So This Was God
By Billie Marie Zal
In my earliest memories, I sought God. We had a porch swing at the “company house” where I spent many a long, lazy moment thinking about Jesus. The clean, sharp scent of Nasturtiums filled my nostrils and white coated, fluffy clouds sailed across a cobalt sky.
Out back, the forest began. A forest filled with Chinkerpin nut trees, black walnuts, every kind of treat for God’s creatures. I spent hours in that forest, my German Shepherd dog, “Flapper,” closely guarding me as we went deeper and deeper into the “wilds.”
Exploring for miles, I found wild flowers that looked as though they had been seeded by the Angels. When we got tired, I heaped huge piles of sweet smelling Pine straw into a King sized mattress and my dog and I would stretch out. Looking straight up, with the towering Pines singing in the wind, I hoped to see an Angel. Would I find God in the glory of this creation?
As I grew older reality became my friend and I knew that I would never find God in the clouds, nor in His creation. He would not come down to me in the form of Angelic beings. Nor would I ever hear the Angels sing, as they did the night that the very Son of God, Jesus Christ our Lord, was born.
Now I was living in another dispensation, another Age. God would from here on present Himself to me in the beings of men and women who had laid down their lives for His Son’s sake. I must find Him in the hearts of His people.
I did see Him, eventually. I often saw Him in the life of a person - an ordinary person.
I saw Him in my Grandma, Daddy’s Mother. She was always the same, no matter what. Never angry, or afraid, or unkind or spiteful. Surely she must have had these emotions, but she overcame them. One of the nicest compliments my own Mother ever bestowed upon me was
when she said, “You’re just like your Grandma.” It wasn’t intended to be a compliment, but my heart sang when she said it. I wanted DESPERATELY to be just like my Grandma.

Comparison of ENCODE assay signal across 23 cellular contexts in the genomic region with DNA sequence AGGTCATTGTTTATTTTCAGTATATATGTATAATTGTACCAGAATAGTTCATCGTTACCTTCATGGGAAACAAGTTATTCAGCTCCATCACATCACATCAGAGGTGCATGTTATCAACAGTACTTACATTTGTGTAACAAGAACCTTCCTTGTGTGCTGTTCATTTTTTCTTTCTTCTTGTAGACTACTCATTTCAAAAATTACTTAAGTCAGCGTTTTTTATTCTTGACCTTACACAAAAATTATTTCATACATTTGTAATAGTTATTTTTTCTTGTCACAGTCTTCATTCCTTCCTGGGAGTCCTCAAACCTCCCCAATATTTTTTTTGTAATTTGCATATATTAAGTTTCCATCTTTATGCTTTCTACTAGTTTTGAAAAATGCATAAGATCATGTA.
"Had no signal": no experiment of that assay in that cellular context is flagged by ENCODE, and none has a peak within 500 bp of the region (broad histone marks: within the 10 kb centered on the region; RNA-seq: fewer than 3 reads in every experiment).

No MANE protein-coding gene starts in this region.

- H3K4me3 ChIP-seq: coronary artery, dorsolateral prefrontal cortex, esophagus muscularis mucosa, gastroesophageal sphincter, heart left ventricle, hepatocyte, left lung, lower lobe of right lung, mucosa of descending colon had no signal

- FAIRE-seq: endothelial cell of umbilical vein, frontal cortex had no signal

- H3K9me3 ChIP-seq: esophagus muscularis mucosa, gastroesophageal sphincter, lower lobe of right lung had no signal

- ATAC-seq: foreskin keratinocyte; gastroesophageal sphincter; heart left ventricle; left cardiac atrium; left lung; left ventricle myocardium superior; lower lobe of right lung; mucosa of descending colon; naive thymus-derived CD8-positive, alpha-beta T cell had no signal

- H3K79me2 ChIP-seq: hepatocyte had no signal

Her few times with us were pure joy to me. We had moved from Chelsea, Oklahoma when I was five years old down to Smackover, Arkansas, and once in a while poor Daddy who worked every day without overtime (which did not exist before the Unions took over), would drive all the way from Southeast Arkansas to Chelsea, to bring her home with us.
She was never old, and never young - just a source of energy and love. There was so much love, I never saw HER. She had no worldly goods and if someone gave her an expensive gift, she found a person who needed it more than herself.
It made my Mama mad, but I thought it was great; I would one day do the same, since I was “just like her.”
During her visits with us, Daddy usually regressed. Mama said so, and I believe that she was correct. Daddy had been the “pet” of the family of three boys and one girl, and everyone “catered” to him. He was - to put it bluntly - terribly spoiled.
As Daddy regressed, Mama put up with his attitude for maybe one day. And then the battle erupted. Being a sensitive child, I could hardly bear the turmoil and Grandma knew it. Grabbing my sister and me by the hand, she would rush us out to the very end of the back yard, hoping to be out of ear-shot of the battle. Because she felt me trembling, she covered us with her apron and then the prayer began. What joy! To be covered by my Grandma’s apron and hear her praying through! By the time she finished Mama and Daddy had made up.
Once on our way home with her, we had a flat. Daddy loved elegant things, and he always drove a gigantic car. I recall that this one appeared to be like the ones that the “Mob” drove. The highways through the mountains of Northwest Arkansas were yet unpaved and we slipped and slid over them as we made our way on that perilous journey. It was a fearful trip and I was scared.
Mama, as her custom was, predicted our demise. We would, she said, plunge over the mountainside and be killed and no one would ever find our bodies. Actually, I knew that such a thing was entirely possible, and when the flat occurred Daddy came to a grinding halt in ankle-deep gravel. Now Mama had another prediction: Highjackers would come along and rob and